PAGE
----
Families continue to come forward after suspicious veteran deaths at West Virginia VA

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The families of four veterans who died under suspicious circumstances at the Louis A. Johnson VA Medical Center in Clarksburg, West Virginia have now come forward seeking answers about the deaths of their loved ones. Up to eleven families total have been notified of the suspicious death of a veteran relative at the medical center — and the investigation isn’t over yet. 

An investigation was launched by the Office of the Inspector General in June of last year when doctors from the medical center came forward reporting — at the time — eight cases of severe blood sugar drops without medical causes. The blood sugar drops were fatal. Now the investigation has discovered not eight, but 11 similarly suspicious deaths at the facility. 

And there could still be more.

"There's no way we should be talking about nine or ten. And now we know it was nine or ten, but it was just eight," said Tony O'Dell, the attorney representing three of the families of veterans who died at the medical center. "And I believe the investigation is still expanding."

Officials investigate 10 'suspicious' deaths at West Virginia VA hospital

The number of deaths certainly should never have gotten as high as they are, according to O'Dell. In fact, after the very first incident, the situation should have been reported.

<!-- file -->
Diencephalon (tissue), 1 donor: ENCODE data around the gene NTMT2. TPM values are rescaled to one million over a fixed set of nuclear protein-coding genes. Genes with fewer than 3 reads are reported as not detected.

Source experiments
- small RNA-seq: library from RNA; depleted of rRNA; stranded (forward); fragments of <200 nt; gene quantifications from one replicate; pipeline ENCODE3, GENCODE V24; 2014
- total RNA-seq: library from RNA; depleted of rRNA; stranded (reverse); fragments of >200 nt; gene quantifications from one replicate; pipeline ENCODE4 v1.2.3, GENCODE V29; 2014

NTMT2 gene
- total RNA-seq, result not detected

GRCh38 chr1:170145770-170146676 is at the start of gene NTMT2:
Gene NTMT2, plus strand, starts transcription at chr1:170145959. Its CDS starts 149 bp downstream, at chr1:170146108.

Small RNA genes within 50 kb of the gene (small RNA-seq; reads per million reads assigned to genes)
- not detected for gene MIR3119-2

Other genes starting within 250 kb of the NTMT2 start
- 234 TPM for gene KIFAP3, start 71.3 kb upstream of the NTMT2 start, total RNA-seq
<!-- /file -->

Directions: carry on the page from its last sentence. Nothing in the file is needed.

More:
“If there was a huge drop in blood sugar without a medical cause, doctors recognize that,” O’Dell said. “This person has a blood sugar that dropped to 12 or 15 or 20. That is not natural. So why did it happen?”

Each of these deaths, from the very beginning, should have triggered the start of a reporting procedure that hospitals have in place to respond to what are called "sentinel events." 

“Every hospital, any time there's an unexplained death or unexplained medical condition, it triggers a sentinel event,” O’Dell said. “That means the hospital has to do a root cause analysis to figure out how it happened.”

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This isn't the first procedural system failure to come out of this specific VA facility, however. 

"This VA, if you go back and look at 2017, was written up for purposefully manipulating VA wait times. So there is a culture of cover-up at this VA medical center," O'Dell said.

A change of that culture is one of the things that family members are hoping for. 

"What can the family hope for? They hope, for one, that something changes at that medical center," O'Dell said. "That’s goal number one — that something changes up there so that system failures like this, whether it's due to negligence or someone being intentional, that changes. This culture of cover-up changes."

"And answers," O'Dell added. "I mean they want answers. They really want answers."

A statement released by VA Inspector General Michael J. Missal read that his office "has been working with our federal law enforcement partners to investigate the allegations of potential wrongdoing resulting in patient deaths at the Louis A. Johnson VA Medical Center in Clarksburg, West Virginia."

The statement did not share any additional information regarding the investigation.

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